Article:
Professor Erasmo Gamboa has provided an exceptional opportunity to several AES students by inviting them to work on his oral history project of Latino/as from the Yakima Valley. Gamboa’s project collects stories and photos from Latino/a residents of the Yakima Valley from 1930 to 1960. These stories are being collected in part to create a map of sites of historical significance to the Valley, but also to create a museum exhibit for the Sea Mar Latino Museum and Cultural Center that is currently being constructed in south Seattle. Two students, Carlos Vargas and Jannette Gutiérrez, were able to provide some insight into the work that they’ve been doing on the project for the last two quarters.
Vargas is a Senior double majoring in AES and Communications with a minor in Spanish, while Gutiérrez is a sophomore pre-Dental student majoring in Spanish. Both students have ties to AES through Gamboa’s Chicano Studies courses. Most importantly for their research, both students have ties to communities in Eastern Washington. Gutiérrez has lived in several towns across the eastern side of the state, but considers herself a native of East Wenatchee. Vargas, on the other hand, is from the Yakima Valley—the subject of his work on the project. He grew up in Sunnyside and has been thrilled to have an opportunity to reconnect with the history of his community.
Thus far, both Vargas and Gutiérrez have been interviewing current Seattle residents who lived in the Yakima Valley. For the project, the students are working in small groups to schedule and record their interviews. Both students jumped at the opportunity to be involved in the project from the moment that Professor Gamboa described the work to them in a Chicano Studies course during fall quarter.
Throughout the process, both students have been amazed by the histories that they have uncovered through their interviews. Not only have they been able to engage with the larger Latino community in the Seattle area that is not always acknowledged, they have also developed new insights into their own histories as children of Mexican immigrants from Eastern Washington. As Gutiérrez explains, “It’s been so interesting because they’re all from the Yakima Valley and a lot of their experiences, I can kind of see that happening where I’m from. Looking back to stories from my parents and grandparents, I can see so many similarities. It’s been so interesting to be able to record that.”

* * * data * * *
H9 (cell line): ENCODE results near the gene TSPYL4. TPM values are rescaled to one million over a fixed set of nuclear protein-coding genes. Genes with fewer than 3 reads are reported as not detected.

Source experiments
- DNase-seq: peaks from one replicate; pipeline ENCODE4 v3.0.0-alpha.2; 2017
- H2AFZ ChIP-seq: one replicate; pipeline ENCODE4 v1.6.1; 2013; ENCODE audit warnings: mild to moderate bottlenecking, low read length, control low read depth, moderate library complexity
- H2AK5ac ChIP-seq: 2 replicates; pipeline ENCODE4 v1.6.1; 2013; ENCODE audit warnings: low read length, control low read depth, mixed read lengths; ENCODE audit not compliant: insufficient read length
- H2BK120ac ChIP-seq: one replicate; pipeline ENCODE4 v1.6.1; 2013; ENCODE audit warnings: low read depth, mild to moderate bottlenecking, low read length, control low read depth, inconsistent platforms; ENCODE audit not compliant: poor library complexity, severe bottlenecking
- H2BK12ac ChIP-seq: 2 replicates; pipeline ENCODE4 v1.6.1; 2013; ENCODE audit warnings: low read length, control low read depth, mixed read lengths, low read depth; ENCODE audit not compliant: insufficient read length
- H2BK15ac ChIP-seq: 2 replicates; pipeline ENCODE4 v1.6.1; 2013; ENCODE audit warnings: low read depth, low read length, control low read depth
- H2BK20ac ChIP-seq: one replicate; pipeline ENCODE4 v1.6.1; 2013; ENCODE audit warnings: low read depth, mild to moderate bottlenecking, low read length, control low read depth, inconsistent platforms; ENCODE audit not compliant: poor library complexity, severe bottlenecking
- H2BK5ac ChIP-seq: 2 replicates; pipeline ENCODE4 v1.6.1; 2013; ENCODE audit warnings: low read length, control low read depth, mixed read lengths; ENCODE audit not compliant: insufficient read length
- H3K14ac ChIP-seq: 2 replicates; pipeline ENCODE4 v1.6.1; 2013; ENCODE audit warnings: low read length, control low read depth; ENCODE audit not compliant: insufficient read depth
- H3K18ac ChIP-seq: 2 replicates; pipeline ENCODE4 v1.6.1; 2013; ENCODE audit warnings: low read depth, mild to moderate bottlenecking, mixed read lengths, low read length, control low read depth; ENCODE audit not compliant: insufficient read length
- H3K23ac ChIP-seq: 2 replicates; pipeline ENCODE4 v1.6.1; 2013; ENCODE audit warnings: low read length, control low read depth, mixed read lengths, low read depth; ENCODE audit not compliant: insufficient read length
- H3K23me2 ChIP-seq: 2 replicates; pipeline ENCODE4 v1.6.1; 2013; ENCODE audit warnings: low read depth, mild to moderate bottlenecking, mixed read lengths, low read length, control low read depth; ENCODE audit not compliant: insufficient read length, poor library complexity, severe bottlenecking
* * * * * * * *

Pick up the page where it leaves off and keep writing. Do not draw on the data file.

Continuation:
The most important part of the experience has been recognizing the importance of these histories for young Latino/as and Chicano/as from the Valley. Vargas describes how he often felt a lot of pressure to assimilate while he was growing up in Sunnyside and thought that having a Mexican background wasn’t something to be proud of. Gutiérrez adds, “I know a lot of people here at the UW who have grown up not knowing their culture. I feel like this will give them a sense of who they are, and it will help them to develop their identity because knowing your past helps you for your future.” For Vargas, the experience has been an “eye opener.” He explains that many young people from Eastern Washington “don't see how dominant the Latino community is until we leave it.” This project has given him the opportunity to not just learn his own history, but to provide a record of it for his community.
As the mother of a young daughter, Gutiérrez is fully aware of the strength of projects like this that connect Latino/a students to their culture and history. Vargas has similarly connected to the human element of getting to know people from his community and emphasize a history that has often been overlooked. Vargas sees this kind of recovery of history as powerful because, as he explains it, “When you start highlighting one minority group, people start noticing. Our project has inspired other groups and other ethnicities.” Both Vargas and Gutiérrez see their work in this project as a part of the process of recovery of cultural histories that have been neglected. They both look forward to sharing their work with their friends and families when their interviews are compiled in the Sea Mar exhibit as a way of celebrating not just their own accomplishments, but the strength and history of their community.